Between 2001 and 2010, increases in support were identified for eight specific alcohol policy items:

  • increasing the price of alcohol (from 20.4% in 2001 to 28.6% in 2010);
  • reducing the number of outlets that sell alcohol (from 29.0% to 34.8%);
  • reducing trading hours for all pubs and clubs (from 32.6% to 49.6%);
  • raising the legal drinking age (from 41.9% to 52.6%);
  • restricting late night trading of alcohol (from 51.8% to 65.7%);
  • strict monitoring of late night premises (from 74.3% to 81.2%);
  • limited advertising for alcohol on TV until after 9:30pm (from 72.1% to 72.9%); and
  • banning alcohol sponsorship of sporting events (from 45.5% to 49.5%).

Conversely, decreases in support were identified for six policy items:

  • serving only low alcohol drinks such as low alcohol beer at sporting events or venues (from 65.3% in 2001 to 60.2% in 2010);
  • increasing the number of alcohol free public events (from 66.9% to 62.5%);
  • increasing the number of alcohol-free zones or dry areas (from 67.0% to 65.4%);
  • stricter enforcement of the law against serving customers who are drunk (from 86.7% to 84.6%);
  • requiring information on national drinking guidelines on all alcohol containers (from 72.0% to 66.0%); and
  • increasing the size of standard drink labels on alcohol containers (from 69.8% to 62.9%).

Interestingly, the six policy items which were identified as having decreases in support were all popular alcohol policy items; all with support of 60 per cent or more respondents.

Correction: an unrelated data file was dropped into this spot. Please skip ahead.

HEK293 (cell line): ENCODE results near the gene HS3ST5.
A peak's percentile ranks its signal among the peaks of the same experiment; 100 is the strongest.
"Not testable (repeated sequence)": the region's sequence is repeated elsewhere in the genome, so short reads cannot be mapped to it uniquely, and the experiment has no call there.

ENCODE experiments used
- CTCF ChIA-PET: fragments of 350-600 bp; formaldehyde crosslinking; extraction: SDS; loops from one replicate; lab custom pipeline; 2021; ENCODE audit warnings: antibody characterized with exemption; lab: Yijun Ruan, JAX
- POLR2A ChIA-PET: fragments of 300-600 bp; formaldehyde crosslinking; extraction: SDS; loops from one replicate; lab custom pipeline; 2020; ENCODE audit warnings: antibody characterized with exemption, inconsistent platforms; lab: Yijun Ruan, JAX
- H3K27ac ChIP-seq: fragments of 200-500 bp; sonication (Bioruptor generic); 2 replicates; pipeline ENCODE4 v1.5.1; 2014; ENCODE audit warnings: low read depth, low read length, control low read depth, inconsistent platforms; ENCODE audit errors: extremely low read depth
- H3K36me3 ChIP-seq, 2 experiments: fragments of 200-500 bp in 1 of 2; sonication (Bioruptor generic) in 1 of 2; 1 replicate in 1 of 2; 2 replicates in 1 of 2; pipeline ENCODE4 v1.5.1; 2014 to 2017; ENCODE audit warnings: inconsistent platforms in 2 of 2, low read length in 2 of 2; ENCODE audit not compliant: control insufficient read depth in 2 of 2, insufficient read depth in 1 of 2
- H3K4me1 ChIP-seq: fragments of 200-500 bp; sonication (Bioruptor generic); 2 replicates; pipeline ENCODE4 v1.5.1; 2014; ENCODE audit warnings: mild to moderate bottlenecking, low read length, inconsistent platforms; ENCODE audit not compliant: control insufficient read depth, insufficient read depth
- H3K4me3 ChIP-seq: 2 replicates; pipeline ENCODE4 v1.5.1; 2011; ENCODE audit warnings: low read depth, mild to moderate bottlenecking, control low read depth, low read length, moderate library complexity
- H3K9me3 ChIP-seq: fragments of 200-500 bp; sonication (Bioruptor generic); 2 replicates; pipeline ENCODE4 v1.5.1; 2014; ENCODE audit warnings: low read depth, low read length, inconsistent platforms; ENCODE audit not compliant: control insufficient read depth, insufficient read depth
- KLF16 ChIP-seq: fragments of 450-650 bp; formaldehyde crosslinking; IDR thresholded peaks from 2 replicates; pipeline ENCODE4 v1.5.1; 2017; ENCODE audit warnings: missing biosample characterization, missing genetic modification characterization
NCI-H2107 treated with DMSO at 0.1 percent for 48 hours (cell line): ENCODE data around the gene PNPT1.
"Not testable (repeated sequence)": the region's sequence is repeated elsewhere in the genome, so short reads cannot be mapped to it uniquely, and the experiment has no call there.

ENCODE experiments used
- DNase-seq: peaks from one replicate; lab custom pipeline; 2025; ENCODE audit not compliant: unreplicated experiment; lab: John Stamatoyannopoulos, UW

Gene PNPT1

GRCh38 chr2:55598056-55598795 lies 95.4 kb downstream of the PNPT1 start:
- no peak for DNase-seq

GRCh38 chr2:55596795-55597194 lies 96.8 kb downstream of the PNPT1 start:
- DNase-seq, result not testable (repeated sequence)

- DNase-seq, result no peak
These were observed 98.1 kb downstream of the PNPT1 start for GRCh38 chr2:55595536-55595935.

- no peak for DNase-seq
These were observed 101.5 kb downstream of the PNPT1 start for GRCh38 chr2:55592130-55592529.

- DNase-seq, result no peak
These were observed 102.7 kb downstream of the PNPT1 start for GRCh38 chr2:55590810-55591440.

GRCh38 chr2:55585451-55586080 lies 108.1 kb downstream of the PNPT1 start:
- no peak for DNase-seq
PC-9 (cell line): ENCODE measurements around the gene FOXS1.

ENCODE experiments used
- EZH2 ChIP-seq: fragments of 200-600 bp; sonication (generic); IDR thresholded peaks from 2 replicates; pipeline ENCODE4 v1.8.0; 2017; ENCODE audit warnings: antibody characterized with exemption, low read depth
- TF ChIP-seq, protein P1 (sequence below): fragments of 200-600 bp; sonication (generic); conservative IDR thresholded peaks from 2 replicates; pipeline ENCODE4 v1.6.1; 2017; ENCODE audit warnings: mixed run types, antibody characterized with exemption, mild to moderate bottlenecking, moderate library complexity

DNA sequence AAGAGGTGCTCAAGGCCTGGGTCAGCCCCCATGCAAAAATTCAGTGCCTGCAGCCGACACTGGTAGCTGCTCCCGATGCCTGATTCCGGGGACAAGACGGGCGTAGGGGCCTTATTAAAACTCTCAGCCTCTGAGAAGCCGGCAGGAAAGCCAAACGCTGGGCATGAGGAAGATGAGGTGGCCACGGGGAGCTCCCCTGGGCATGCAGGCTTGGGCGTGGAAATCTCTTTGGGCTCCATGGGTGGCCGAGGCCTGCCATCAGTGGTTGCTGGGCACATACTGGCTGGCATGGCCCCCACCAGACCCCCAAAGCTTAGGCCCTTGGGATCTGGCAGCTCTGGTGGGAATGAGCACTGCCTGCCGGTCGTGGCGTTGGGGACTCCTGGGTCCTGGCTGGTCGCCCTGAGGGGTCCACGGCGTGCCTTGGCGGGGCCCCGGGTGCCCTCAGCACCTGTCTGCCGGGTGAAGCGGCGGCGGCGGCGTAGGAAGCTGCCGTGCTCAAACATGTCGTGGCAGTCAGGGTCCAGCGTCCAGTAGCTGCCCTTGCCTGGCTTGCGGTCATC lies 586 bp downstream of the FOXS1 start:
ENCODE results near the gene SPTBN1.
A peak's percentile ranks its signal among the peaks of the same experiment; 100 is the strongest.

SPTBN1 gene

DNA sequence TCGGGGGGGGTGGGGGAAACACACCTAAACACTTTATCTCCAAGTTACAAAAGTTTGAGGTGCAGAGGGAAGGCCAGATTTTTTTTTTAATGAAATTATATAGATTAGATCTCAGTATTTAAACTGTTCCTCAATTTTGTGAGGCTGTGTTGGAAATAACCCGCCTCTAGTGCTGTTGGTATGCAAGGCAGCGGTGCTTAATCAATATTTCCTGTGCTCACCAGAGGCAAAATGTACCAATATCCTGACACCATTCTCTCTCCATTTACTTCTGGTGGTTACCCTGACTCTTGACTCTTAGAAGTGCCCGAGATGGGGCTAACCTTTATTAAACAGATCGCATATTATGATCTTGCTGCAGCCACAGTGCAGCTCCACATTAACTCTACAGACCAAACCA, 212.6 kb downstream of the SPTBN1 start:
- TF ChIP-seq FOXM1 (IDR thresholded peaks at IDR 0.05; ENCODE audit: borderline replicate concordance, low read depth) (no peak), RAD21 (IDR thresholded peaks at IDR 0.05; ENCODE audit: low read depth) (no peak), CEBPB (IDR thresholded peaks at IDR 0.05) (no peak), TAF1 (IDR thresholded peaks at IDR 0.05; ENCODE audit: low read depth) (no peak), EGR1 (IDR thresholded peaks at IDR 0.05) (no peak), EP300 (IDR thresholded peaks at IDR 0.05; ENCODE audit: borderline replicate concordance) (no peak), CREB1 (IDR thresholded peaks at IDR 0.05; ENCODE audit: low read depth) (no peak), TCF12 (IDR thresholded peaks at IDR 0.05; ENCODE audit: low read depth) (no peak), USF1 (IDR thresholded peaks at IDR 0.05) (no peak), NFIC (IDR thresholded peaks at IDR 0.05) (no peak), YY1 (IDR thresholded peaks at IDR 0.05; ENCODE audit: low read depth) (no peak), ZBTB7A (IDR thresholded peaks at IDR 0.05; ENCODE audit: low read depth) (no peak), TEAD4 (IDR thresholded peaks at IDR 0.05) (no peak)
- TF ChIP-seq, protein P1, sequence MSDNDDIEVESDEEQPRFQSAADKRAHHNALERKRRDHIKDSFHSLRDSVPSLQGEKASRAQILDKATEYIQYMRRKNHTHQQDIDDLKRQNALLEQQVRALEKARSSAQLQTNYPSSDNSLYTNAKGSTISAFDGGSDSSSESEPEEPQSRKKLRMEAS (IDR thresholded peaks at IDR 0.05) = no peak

Differences were identified in support for policies across Australian states and territories. Respondents in NSW had stronger support for raising price and restricting availability, controlling public space and promotion limits and warnings. Victorians also supported raising price and restricting availability more than the rest of the country. Conversely, Queensland and South Australian respondents were more opposed to price and availability restrictions, Western and South Australian respondents were more opposed to controlling public space policy changes, Queensland respondents were more opposed to limiting promotion and alcohol warnings, and respondents from Western Australia and the Australian Capital Territory were more opposed to controlling hazardous behaviour.

Demographic predictors of support for alcohol policy have remained consistent over the past decade, with females and older people more likely to support restrictive alcohol policies. Respondents with higher household incomes were consistently less likely to support alcohol restrictions than those in the lowest income categories.

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FARE continues to fund and undertake research that contributes to the knowledge-base about alcohol harms and strategies to reduce them.

This research is used to inform our approach to evidence-based alcohol policy development, ensuring that the solutions we are advocating for are informed by research. FARE’s research is also often quoted by governments, other not-for-profit organisations and researchers in public discussions about alcohol, demonstrating that FARE is seen as a leading source of information.